The rugged feel of steel guitar and fiddle, the images of growing up in a world of fields and farms, of heartbreak and hard work … You can’t miss the fact that Lee Brice is country all the way
His voice, his sound, even his wide-open grin are as country as they come – but his view of life is much broader than that.
Lee Brice invited me to come and join him to visit about his crazy year and what fans can look forward to in the upcoming year.
Bev: Congratulations on a fantastic year! You have been so busy and had so many rewards this year for all your hard work. Please tell me where you are with the music and what is next on the horizon?
LB: Our new album, “Love Like Crazy”, has been out since June. It took awhile to get done. We have had three singles that have done well. But this album has really done something special; it put us on the map and got our foot in a lot of doors. Now we are moving on to the next single, “Beautiful Every Time”. It is currently on radio, and just broke top forty. I’m hoping that this one will do as well as the last one and be on the top forty for fifty weeks. I wrote this one so it better be good. (laughs)
We have so many plans this year promoting. I am booked up every day until March. I will be gone twenty days leaving on Sunday morning. One show after another; these dates are all in California. Then we start our “Higher Education Tour”. Jared Neiman and I have been friends for about ten years and we have always talked about being on the radio together and touring together. And now, here we are on the radio together and doing a tour! We plan to visit college markets and have a great time. Also I will be out with Willie Nelson all summer. So this whole year is filled with new experiences for me. It seems like we stepped up to the first step with “Loving Like Crazy” and now we have stepped up to the next step. So if you get a few of those in you can slow down to some extent. I love playing shows, but we probably did two hundred fifty shows last year, plus I did acoustic events over and above, so it would be nice if we could slow down a little too. It looks like another year of putting our head down and just rocking it!
Bev: I know you have been in the business a long time, but you really started to get attention when you wrote “More Than a Memory” for Garth Brooks, which was a huge hit for a mega-star country artist, talk to me about the expectations and the added pressure you feel after a start like that.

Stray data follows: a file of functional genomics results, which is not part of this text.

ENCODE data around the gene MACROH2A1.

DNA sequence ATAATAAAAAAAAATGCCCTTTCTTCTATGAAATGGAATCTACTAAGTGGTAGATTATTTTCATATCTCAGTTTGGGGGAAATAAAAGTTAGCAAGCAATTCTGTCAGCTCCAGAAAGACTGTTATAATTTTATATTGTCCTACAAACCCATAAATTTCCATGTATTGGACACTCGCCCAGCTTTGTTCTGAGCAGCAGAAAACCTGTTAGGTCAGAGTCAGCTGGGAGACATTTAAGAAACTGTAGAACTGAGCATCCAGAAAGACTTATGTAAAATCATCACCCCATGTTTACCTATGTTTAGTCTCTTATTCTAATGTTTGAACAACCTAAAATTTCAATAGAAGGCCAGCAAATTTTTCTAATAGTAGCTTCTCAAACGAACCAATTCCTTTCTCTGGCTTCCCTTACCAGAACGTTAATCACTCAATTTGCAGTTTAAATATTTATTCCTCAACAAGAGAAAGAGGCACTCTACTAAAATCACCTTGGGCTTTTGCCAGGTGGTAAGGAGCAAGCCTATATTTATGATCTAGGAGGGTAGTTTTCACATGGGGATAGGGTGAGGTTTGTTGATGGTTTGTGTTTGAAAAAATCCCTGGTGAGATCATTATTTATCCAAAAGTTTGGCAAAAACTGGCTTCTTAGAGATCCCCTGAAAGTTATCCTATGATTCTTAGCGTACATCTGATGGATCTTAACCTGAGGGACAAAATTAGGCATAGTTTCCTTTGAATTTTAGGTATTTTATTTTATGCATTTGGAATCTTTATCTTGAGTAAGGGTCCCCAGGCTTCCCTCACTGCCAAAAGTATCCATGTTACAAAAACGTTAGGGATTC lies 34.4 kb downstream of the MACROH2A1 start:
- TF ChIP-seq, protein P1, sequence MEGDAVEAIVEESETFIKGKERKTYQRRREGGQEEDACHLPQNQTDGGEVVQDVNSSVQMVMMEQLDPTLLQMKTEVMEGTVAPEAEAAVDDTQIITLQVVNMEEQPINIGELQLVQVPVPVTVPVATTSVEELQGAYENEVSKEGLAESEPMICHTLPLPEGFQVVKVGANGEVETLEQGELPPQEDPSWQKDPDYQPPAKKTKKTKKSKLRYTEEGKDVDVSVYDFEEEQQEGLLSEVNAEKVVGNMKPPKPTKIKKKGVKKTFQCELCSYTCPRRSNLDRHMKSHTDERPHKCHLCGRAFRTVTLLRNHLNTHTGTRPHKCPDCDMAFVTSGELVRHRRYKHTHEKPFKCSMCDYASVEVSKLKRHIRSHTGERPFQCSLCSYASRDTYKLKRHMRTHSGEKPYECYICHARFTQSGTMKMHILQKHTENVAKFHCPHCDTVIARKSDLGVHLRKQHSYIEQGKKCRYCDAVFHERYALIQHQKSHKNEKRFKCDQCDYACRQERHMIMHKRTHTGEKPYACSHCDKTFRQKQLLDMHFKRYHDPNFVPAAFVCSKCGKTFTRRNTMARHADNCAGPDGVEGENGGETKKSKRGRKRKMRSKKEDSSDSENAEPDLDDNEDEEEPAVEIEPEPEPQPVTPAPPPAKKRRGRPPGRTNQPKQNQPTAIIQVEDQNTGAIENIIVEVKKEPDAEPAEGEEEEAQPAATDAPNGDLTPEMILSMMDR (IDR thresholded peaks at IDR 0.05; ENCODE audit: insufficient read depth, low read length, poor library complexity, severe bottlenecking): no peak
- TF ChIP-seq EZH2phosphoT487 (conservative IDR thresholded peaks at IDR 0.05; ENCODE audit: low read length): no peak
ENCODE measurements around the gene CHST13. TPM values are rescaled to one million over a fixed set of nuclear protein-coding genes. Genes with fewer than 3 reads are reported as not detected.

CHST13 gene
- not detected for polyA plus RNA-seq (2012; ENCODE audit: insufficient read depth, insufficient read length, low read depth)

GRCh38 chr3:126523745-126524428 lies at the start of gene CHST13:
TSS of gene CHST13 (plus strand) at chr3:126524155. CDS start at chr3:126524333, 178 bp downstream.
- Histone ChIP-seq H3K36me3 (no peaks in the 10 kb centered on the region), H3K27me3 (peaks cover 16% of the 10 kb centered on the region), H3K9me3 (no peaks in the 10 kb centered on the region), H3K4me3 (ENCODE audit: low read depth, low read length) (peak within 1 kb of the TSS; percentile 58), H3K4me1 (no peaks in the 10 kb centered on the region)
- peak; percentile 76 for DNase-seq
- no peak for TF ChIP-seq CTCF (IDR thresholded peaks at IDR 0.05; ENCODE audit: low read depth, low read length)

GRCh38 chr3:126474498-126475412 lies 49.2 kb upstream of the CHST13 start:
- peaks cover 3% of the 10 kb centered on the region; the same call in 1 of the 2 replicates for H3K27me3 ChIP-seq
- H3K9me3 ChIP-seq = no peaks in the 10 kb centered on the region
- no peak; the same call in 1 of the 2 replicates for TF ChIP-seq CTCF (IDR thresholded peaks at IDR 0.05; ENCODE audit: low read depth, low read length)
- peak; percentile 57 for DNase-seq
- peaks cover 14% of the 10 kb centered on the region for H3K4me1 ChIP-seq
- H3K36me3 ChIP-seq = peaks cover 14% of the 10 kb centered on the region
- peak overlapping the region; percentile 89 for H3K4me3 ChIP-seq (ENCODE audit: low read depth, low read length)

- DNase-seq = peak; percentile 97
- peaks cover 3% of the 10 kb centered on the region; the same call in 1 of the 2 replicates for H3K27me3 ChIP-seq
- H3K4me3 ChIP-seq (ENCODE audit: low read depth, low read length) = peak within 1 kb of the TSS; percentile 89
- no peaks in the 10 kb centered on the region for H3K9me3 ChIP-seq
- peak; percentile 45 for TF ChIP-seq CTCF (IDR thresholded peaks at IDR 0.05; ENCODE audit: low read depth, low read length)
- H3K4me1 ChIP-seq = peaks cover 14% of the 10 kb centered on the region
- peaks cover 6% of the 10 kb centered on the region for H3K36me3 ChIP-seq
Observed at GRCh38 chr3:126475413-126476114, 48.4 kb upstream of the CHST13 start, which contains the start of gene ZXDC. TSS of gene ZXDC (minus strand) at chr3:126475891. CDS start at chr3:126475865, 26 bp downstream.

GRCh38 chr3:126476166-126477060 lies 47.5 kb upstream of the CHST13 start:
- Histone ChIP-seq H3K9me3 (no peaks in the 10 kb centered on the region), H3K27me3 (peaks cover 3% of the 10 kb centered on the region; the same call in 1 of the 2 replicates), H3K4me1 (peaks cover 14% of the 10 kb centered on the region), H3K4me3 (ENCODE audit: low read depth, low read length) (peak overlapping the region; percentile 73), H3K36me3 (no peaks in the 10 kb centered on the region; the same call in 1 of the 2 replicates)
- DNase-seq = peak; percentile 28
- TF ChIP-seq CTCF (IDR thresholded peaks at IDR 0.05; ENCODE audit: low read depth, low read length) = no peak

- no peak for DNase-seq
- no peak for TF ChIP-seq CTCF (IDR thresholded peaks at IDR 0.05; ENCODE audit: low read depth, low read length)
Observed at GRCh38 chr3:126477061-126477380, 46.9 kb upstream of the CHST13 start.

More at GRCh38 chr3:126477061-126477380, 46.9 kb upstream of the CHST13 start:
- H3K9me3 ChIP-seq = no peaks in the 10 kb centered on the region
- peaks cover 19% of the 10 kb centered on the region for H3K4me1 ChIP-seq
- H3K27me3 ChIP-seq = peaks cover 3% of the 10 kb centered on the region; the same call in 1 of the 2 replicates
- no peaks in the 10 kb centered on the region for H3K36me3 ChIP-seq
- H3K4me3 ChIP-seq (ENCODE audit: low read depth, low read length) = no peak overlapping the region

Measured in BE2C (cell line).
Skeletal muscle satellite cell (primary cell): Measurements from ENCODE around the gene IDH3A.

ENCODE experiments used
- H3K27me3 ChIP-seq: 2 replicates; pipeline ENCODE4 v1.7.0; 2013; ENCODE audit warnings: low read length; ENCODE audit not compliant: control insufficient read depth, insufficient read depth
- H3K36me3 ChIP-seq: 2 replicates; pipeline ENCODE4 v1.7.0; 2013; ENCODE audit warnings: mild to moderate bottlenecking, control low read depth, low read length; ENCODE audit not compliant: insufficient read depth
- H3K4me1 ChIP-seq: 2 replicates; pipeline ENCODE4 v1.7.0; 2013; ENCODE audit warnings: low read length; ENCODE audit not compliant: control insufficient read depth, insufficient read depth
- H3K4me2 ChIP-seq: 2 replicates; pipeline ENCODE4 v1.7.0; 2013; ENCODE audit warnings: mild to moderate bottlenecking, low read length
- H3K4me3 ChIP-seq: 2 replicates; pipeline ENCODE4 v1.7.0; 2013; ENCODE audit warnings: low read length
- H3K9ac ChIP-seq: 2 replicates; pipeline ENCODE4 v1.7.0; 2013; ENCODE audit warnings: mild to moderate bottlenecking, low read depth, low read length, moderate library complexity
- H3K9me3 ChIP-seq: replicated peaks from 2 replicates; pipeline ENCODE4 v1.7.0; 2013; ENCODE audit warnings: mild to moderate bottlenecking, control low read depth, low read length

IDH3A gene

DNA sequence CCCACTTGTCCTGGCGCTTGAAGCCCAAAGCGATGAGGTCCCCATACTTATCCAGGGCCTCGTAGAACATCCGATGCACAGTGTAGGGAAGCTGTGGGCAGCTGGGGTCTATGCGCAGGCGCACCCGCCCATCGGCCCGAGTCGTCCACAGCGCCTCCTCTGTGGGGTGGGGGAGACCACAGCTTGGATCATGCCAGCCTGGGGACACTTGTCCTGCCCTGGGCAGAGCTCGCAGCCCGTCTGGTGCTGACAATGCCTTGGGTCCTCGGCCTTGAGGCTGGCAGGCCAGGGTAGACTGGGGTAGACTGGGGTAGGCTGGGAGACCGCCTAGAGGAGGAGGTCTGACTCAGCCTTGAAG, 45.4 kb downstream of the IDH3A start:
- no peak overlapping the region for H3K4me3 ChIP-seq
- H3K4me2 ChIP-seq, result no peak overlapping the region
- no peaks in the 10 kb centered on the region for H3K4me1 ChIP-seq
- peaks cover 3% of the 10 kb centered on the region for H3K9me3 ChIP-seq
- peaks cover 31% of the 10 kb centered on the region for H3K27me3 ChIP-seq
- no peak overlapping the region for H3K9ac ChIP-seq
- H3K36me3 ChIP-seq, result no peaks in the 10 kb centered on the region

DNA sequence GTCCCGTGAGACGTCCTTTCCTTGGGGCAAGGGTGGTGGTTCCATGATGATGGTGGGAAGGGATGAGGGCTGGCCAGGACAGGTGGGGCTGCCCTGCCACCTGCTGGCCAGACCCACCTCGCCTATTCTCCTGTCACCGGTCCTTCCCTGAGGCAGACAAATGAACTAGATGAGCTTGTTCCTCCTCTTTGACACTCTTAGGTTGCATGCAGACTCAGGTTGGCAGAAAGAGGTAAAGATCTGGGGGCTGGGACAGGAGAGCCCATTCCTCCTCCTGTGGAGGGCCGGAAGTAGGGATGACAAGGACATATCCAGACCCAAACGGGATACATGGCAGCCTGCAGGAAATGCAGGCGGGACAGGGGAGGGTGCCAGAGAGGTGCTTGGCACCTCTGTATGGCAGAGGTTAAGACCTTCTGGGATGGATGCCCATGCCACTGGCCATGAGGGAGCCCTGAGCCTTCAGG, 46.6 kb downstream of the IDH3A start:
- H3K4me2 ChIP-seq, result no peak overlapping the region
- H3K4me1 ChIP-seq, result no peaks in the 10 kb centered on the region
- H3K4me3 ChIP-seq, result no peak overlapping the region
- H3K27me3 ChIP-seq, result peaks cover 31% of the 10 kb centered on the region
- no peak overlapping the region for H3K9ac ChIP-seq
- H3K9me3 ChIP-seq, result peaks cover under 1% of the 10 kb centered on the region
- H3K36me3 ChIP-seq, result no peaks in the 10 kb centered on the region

LB: “More Than a Memory” debuted at number one and that it is a record that can never be broken. It can be tied but it can never be broken. So when that happened I thought, “So where do I go from here?” It must be all downhill. Then came “Love Like Crazy”. As a writer it was so cool to have “Love Like Crazy” and be an artist on it, a singer, to have it break all kinds of records. It broke a forty eight year old record of being on the charts for fifty weeks! I am simply blessed to have had these experiences, and I try to do my best with every song and not focus on the records set and breaking new ones.
Bev: Being on the road so much, how has it changed your priorities and your goals?
Lb: Before two thousand seven, I was writing songs every day. It was about building up a catalogue of songs. Now I do not have time to do that. I just went out and picked out a new bus for the upcoming year because I am living on the road. I am home for two days and I do not feel like working. I want to relax and I need to recharge. While I am on the road, I bring my friends Rob Hatch and Lance Miller, who I wrote “Beautiful Every Time” with, and Rhett Akins, who is an artist as well, John Stone and Billy Montana with whom I wrote “More Than a Memory” and “Seven Days, a Thousand Times”. These are the guys I have been writing with for years. Jerrod Niemann and I will also be writing on the tour. While on the road, you write at all hours of the day and night. But right now while I am so busy, we toil to find just the right vehicle for me, not just any old song. It has to be a killer that we know will not be ignored. We take our time writing it, we do not write it all in one day. Right now it is more about quality not quantity. But to be honest, I think the quantity year built that muscle for me so that now when I do not have a lot of time to write, I can write a good song.
Bev: Do you have certain things that you find that inspire you such as love songs, human nature kind of songs? You are good at that. Do you find that you are drawn to that?